Brink will launch with basic conditional orders like limit orders and stop-losses for all ERC-20 pairs, but that’s only the first step. At Brink, we’re excited about developing and releasing more complex conditional orders.
In this article, we will highlight the more complex types of conditional orders that the Brink platform supports. We believe that these will add significant value for our users by minimizing risk and maximizing profit.
A contingent order is one that executes after a specific trigger is met. Some examples of this include: (1) when a token reaches a 52 week high or low, (2) when the market cap of a token hits a certain level, or (3) when the market cap of a secondary token and not the one that the user is creating the order for hits a specific price. With the Brink platform, a trigger can be tied to any available data on the blockchain.
A trader purchases WBTC (Bitcoin) after a recent 20% pullback in price. This trader is risk-averse and isn’t looking for WBTC exposure over the long term. That user is confident that WBTC will reach its 52-week high again and that other market factors brought the price of WBTC down. They submit a contingent order to liquidate their WBTC holdings once it reaches its 52-week high again.
A multi-contingent order is an order that is contingent upon more than one trigger being met. This can be done across multiple different tokens. The most common example of this is having an order execute based on two different assets’ prices.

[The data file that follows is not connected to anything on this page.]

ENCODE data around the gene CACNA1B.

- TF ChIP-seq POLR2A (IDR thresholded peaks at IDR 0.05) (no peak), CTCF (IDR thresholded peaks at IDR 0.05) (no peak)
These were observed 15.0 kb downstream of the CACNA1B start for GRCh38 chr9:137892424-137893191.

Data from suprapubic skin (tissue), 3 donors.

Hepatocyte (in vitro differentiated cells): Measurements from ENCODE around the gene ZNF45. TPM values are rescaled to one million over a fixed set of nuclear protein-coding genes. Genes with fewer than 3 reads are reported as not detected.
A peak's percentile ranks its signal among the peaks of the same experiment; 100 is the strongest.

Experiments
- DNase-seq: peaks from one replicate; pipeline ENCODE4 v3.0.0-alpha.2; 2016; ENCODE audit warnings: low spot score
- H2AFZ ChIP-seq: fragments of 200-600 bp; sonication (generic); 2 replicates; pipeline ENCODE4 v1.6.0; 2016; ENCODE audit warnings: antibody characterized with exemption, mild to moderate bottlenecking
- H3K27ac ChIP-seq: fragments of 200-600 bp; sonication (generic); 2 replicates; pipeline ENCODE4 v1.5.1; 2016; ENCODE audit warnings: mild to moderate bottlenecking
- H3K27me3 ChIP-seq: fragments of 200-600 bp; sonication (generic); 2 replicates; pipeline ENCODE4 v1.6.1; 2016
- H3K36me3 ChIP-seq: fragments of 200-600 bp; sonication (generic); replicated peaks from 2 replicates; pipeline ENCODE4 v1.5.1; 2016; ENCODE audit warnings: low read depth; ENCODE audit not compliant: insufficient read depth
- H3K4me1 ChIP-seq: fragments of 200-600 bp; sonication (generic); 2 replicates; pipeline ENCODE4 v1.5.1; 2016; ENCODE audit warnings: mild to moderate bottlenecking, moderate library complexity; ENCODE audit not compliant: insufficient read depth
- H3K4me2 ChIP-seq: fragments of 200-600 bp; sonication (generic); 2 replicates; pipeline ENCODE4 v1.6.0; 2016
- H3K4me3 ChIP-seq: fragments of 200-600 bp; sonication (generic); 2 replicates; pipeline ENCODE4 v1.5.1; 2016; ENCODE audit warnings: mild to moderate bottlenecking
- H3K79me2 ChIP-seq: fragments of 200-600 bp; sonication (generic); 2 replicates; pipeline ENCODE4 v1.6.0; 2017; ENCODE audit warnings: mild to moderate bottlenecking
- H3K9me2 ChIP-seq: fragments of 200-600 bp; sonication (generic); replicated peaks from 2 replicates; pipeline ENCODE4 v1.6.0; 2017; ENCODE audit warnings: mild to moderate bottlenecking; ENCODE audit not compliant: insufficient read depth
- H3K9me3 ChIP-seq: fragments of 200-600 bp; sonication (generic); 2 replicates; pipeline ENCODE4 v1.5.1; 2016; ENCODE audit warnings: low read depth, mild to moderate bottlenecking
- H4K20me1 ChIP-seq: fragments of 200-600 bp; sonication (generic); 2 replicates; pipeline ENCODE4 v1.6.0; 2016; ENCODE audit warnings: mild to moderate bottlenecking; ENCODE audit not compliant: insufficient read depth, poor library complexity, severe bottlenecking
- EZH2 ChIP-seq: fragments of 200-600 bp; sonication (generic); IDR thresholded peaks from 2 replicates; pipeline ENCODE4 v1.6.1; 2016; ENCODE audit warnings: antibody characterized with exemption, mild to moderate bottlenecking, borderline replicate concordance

A trader realizes that two separate tokens are tightly correlated (this is quite common amongst many cryptocurrencies). For example, ETH (Ethereum) and WBTC (Bitcoin) are roughly 70% correlated. This means that if WBTC makes a sharp move, ETH is expected to do the same. This might not happen instantaneously and can be delayed, which leads to a potential trading strategy. The multi-contingent order could be set up as follows: if the price of WBTC increases by 20% and the price of ETH fluctuates by no more than 5%, an order to purchase ETH executes.
A one-triggers-the-other order effectively creates two separate orders. If the first order is executed, the second order will automatically be executed.
Cryptocurrency users will often hold multiple ERC20 tokens pegged to the same underlying asset. The most common example would be the numerous ERC20 BTC tokens such as WBTC, tBTC, renBTC, and sBTC. With a-one-triggers-the-other order, a user could set one order that would automatically liquidate all of their BTC pegged assets if a particular trigger is met.
A-one-cancels-the-other order is an order type that links two separate orders. If either order is filled, the other is canceled.
As previously mentioned, multiple ERC20 tokens are often pegged to the same underlying asset. While these tokens generally do an excellent job of staying close to their peg, they do drift a bit. A user would place a one-cancels-the-other order if they’re looking for exposure to an underlying asset but don’t care which specific token they purchase. For example, a user might want exposure to BTC. They don’t care if they receive WBTC or tBTC; they just want to get the best price. That trader could set a one-cancels-the-other order for both tokens at a low limit price. The first of those two tokens to hit that price will be purchased, while the second order will be canceled.
At Brink, we are building critical infrastructure for conditional orders on DeFi. Brink is a fully permissionless, decentralized, and community-driven project that allows users to execute conditional orders against any on-chain liquidity source.
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We’ve done our best to deploy secure code, but Brink has not been audited by a 3rd party. Like any Dapp, use caution, and be aware that there is always a risk of fund loss.